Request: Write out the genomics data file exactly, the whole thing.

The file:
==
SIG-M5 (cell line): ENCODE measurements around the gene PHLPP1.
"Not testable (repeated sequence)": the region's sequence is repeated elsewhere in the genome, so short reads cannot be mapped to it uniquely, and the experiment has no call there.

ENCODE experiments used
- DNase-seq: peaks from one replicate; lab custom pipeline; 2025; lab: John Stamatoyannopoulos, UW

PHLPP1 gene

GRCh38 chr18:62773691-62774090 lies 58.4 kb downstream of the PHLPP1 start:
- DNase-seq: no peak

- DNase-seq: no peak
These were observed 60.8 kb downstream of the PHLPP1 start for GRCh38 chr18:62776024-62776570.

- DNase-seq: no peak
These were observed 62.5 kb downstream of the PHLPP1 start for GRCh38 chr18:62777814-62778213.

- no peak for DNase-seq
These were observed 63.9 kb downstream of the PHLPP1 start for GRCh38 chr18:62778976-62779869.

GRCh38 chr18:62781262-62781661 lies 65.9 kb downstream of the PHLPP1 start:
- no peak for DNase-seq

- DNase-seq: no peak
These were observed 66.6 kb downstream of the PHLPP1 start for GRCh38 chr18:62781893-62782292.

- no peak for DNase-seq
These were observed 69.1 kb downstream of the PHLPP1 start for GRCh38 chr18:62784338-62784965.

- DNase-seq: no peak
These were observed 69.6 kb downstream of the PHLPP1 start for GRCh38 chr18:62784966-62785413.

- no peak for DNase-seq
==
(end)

SIG-M5 (cell line): ENCODE measurements around the gene PHLPP1.
"Not testable (repeated sequence)": the region's sequence is repeated elsewhere in the genome, so short reads cannot be mapped to it uniquely, and the experiment has no call there.

ENCODE experiments used
- DNase-seq: peaks from one replicate; lab custom pipeline; 2025; lab: John Stamatoyannopoulos, UW

PHLPP1 gene

GRCh38 chr18:62773691-62774090 lies 58.4 kb downstream of the PHLPP1 start:
- DNase-seq: no peak

- DNase-seq: no peak
These were observed 60.8 kb downstream of the PHLPP1 start for GRCh38 chr18:62776024-62776570.

- DNase-seq: no peak
These were observed 62.5 kb downstream of the PHLPP1 start for GRCh38 chr18:62777814-62778213.

- no peak for DNase-seq
These were observed 63.9 kb downstream of the PHLPP1 start for GRCh38 chr18:62778976-62779869.

GRCh38 chr18:62781262-62781661 lies 65.9 kb downstream of the PHLPP1 start:
- no peak for DNase-seq

- DNase-seq: no peak
These were observed 66.6 kb downstream of the PHLPP1 start for GRCh38 chr18:62781893-62782292.

- no peak for DNase-seq
These were observed 69.1 kb downstream of the PHLPP1 start for GRCh38 chr18:62784338-62784965.

- DNase-seq: no peak
These were observed 69.6 kb downstream of the PHLPP1 start for GRCh38 chr18:62784966-62785413.

- no peak for DNase-seq